Tuesday, May 24, 2005

Born Free... Not

Did anyone else see this article by Ayelet Waldman at Salon: Mothers in Chains? Looking around for info on my own state, I discovered that here in NC Departments of Corrections may use handcuffs, leg-irons and belly-chains. Belly-chains during transport to the hospital? Women may be shackled and chained here during labor and delivery. How often is this necessary?

Doula News has excerpts from the Amnesty International report on pregnant women in prison. Do people ever think?

Update: that link isn't working, so check out Amnesty report blasts shackling female inmates . Thanks to The Mommy Blawg for the link.

Friday, May 20, 2005

blast and botheration

I'm having one of those maddening days. The sort of day when you discover that the name you've always used for your freelance company (and blog) is somebody else's company name. And now I'm going to have to come up with something else.

Oh, and I can't print. And I don't have email. This is feeling like the worst sort of minor annoyance. Paper cuts.

Anyway, I'm pasting in a list of books I want to read because I've got no other way to get the list home. Let's see if this works at all.

Charles Todd A Test of Wills
Deborah Grabien The Weaver and the Factory Maid
Laurie King A Grave Talent
Laurie King To Play the Fool
Deborah Grabien Matty Groves
Charlaine Harris Dead as a Doornail
Charles Todd A Fearsom Doubt
Charles Todd A Cold Treachery
Alan Bennett The Clothes They Stood Up In
Alan Bennett The Lady in the Van
Aldous Huxley After Many a Summer Dies the Swan
Betsy Burton The King's English
Bill Fitzhugh Cross Dressing
David Wiesner & Kim Kahng The Loathsome Dragon
Deborah Grabien And Then Put Out the Light
Deborah Grabien Eyes in the Fire
Deborah Grabien Fire Queen
Deborah Grabien Woman of Fire
Douglas Adams Hitchhiker's Guide to the Galaxy
George Packer The Village of Waiting
Gourevitch We Wish to Inform You
Hope Mirrlees Lud-in-the-Mist
Jasper Fforde The Big Over Easy
Jean E. Karl Strange Tomorrow
John Crowley Engine Summer
John Crowley Lord Byron's Novel: The Evening Land
John Grisham The Broker
Kingsley Amis The Alteration
Linda de Haan, Stern Nijland King & King
Louise Lawrence Children of the dust
Marta Randall Islands
Maureen Waller London 1945
Miriam Weinstein Yiddish:a nation of words
Octavia E. Butler Clay's Ark
Peter Abrahams Oblivion : A Novel
Peter Abrahams Their Wildest Dreams
Peter S. Beagle Tamsin
Richard Powers Galatea 2.2
Robert Swindells Brother in the Land
Samuel R. Delaney Dhalgren
Sarah Dunant Mapping the Edge
Stewart O'Nan A Prayer For the Dying
Tanith Lee The Silver Metal Lover
Timothy Findley Not Wanted on the Voyage
Ursula K. LeGuin The Lathe of Heaven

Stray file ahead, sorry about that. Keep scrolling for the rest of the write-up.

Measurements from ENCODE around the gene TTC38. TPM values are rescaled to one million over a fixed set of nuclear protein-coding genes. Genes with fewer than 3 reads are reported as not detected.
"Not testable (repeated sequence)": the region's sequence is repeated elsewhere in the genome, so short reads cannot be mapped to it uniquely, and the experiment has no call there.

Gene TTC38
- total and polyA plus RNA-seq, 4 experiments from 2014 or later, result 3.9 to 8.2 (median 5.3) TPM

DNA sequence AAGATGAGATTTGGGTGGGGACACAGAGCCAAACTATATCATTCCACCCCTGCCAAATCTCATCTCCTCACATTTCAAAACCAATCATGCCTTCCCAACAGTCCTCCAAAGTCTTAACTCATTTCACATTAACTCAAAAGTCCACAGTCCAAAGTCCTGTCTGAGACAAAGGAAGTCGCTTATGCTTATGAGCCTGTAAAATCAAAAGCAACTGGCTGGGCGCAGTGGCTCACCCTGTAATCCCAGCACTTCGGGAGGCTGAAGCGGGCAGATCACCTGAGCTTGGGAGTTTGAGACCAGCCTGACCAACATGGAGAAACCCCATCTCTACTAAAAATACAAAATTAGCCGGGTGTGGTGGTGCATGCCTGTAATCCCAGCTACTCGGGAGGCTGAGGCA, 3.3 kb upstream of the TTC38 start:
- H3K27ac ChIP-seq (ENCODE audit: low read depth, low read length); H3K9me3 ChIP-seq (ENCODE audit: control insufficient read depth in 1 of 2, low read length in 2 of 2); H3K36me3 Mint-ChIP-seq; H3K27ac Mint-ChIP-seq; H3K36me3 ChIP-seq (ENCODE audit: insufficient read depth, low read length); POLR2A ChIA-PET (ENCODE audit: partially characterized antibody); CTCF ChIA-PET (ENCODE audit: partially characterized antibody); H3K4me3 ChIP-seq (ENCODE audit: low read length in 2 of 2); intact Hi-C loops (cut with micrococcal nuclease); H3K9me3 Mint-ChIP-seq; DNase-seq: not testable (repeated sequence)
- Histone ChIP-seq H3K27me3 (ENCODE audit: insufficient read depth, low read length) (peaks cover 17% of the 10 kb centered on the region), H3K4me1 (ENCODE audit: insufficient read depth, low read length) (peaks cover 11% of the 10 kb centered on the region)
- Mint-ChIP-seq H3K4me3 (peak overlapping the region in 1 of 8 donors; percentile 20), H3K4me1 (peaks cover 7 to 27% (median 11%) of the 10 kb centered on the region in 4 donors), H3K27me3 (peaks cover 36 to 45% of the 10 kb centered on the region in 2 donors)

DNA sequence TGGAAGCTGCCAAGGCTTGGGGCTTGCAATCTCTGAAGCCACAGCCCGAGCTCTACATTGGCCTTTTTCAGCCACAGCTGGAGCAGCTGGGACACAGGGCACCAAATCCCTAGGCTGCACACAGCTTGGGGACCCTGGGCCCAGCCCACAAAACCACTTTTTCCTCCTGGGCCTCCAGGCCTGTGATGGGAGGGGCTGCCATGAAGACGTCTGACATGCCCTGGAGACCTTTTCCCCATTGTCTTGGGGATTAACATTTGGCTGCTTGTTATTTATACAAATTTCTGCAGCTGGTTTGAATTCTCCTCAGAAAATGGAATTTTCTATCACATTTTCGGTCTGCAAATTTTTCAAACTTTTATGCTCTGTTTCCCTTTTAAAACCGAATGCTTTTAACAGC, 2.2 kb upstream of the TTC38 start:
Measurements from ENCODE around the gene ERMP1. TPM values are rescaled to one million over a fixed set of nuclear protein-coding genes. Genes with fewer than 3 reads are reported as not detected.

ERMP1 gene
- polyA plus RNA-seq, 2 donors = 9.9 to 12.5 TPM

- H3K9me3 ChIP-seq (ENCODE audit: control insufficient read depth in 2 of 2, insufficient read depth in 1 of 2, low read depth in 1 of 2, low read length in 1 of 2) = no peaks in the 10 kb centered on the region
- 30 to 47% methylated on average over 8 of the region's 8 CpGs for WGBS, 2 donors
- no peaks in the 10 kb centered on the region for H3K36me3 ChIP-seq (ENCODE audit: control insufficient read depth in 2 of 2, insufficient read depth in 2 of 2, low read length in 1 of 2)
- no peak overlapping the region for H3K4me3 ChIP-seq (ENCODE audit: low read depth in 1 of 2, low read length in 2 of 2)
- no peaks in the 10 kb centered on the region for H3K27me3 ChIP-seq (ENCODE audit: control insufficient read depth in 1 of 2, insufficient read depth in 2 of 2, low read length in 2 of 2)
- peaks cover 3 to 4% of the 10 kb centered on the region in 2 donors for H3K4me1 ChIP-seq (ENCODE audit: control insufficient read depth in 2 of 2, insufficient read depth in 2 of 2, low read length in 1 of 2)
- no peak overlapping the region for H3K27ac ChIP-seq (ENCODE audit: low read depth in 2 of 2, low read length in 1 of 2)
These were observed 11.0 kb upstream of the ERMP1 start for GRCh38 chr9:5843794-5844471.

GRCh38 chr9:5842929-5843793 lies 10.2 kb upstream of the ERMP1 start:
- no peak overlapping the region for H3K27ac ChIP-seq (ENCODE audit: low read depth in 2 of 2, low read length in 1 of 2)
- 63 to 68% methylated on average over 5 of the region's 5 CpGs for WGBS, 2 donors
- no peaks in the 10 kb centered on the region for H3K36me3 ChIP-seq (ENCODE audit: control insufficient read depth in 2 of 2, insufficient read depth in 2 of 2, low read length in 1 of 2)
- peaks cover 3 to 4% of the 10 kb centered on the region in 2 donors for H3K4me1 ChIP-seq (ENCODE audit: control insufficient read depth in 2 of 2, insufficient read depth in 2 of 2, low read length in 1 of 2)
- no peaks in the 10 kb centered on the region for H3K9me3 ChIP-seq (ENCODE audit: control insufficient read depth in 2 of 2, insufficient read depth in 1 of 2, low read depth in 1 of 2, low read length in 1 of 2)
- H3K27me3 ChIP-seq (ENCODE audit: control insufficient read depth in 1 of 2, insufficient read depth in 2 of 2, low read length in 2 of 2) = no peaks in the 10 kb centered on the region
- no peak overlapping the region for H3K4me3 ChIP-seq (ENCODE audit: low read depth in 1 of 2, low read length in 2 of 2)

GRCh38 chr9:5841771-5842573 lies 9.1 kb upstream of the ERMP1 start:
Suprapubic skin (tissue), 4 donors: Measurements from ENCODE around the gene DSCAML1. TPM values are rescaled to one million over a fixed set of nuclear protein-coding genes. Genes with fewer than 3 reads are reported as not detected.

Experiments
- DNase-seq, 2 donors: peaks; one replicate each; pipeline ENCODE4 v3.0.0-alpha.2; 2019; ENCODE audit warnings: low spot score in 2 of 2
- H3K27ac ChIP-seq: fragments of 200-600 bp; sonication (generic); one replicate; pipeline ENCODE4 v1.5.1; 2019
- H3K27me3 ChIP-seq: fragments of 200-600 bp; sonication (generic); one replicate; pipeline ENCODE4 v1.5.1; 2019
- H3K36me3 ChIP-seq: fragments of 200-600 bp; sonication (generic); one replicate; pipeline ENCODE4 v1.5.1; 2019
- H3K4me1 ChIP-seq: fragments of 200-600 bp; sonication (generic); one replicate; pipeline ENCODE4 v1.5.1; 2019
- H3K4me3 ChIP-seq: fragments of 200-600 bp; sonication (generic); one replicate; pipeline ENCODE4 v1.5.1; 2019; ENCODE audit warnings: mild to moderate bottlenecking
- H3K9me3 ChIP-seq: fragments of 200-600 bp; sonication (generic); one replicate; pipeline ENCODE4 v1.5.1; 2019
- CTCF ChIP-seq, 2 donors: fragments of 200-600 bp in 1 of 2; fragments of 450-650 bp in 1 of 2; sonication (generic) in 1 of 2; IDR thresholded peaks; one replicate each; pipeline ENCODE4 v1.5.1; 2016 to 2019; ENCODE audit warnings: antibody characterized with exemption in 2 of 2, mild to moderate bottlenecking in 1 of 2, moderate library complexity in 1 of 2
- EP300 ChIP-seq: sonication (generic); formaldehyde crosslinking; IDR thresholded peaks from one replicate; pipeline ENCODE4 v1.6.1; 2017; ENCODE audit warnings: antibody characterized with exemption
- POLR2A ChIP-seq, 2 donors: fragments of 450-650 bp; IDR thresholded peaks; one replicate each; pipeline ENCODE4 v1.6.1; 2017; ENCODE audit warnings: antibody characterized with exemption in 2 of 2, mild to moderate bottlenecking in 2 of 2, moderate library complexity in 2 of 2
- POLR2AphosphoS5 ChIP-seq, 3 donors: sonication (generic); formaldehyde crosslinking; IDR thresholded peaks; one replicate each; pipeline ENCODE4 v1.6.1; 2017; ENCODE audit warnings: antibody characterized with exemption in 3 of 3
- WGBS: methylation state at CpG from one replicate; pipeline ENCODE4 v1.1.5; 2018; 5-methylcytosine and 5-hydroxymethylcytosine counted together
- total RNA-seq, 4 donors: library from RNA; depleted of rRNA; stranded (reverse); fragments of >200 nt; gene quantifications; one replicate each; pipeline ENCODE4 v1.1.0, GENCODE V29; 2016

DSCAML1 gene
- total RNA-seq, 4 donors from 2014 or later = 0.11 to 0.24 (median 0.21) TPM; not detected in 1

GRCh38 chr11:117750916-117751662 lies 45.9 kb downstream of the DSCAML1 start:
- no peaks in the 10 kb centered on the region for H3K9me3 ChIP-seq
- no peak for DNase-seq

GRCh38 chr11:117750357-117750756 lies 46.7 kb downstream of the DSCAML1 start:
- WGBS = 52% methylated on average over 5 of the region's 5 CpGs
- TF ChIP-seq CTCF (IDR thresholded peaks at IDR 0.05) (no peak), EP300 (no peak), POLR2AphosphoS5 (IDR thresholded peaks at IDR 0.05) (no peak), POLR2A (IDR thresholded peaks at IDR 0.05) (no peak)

Pinkerton's Sister

Thursday, May 19, 2005

Chasing Obsessions

Lately I've found myself even more prone than usual to random obsessions. The top two this week are Affective Forecasting and "Why Did People Who Voted For Bush Get His Positions So Wrong?" So far, the answer to thes second seems to be that the campaign did such a good job of going negative on Kerry that Bush's record and/or plans were irrelevant. Some people voted not for Bush, but against the loathed Kerry.

Anyway, my experiment here is to gather all my shiny web ephemera and bring it back here, where I can peck at it and preen, and try to understand.

Affective Forecasting

My interest in Affective Forecasting began less than two weeks ago, when reading The Best American Nonrequired Reading 2004 . The book only has two nonfiction pieces, and one of them was The Futile Pursuit of Happiness by Jon Gertner. This one little bit caught my eye:

We often yearn for a roomy, isolated home (a thing we easily adapt to), when, in fact, it will probably compromise our happiness by distancing us from neighbors. (Social interaction and friendships have been shown to give lasting pleasure.) The big isolated home is what Loewenstein, 48, himself bought. ''I fell into a trap I never should have fallen into,'' he told me.
I'm a sucker for anything about urban planning or architecture.

Now I'm trying to find the following sources that should give me some more info on social relationships as a critical determinant of happiness: Argyle, 1999; Biswah-Diener & Diener, 2001; Diener, Gohm, Suh, & Oishi, 2000; Diener, Suh, Lucas, Smith, 1999; Larson, 1990; Myers, 1999; Sheldon, Elliot, Kim, & Kasser, 2001.

Some sources on the idea that people know social aspects are more important than material comforts: Putnam, 200; Schor, 1991.

You got to love Harvard. This paper ends with a section called Policy Implications. Here, the author points to slum clearance projects of the past, and the decision to replace crumbling tenements with modern high-rises. There are innumerable anecdotes about folks who are poor but happy, living in tiny and/or decaying houses, but all the fun they have with their neighbors. To some extent we all know that crappy houses are okay in a close-knit neighborhood, but when it's time to choose someplace to live this knowledge is ignored. Some of it is beyond us: there are only so many houses for sale when we're looking, and many of those will be new suburban (or even exurban) models with big, private yards, and big private houses, and no social interaction at all. And it may not be possible to buy somewhere we'd like to, due to mortgage lenders' redlining neighborhoods. Some of the problem is widespread, such as the common belief that you need a yard to raise kids. We tend to overlook the corollary that a giant yard isn't as much fun if you have to ply in it all by yourself.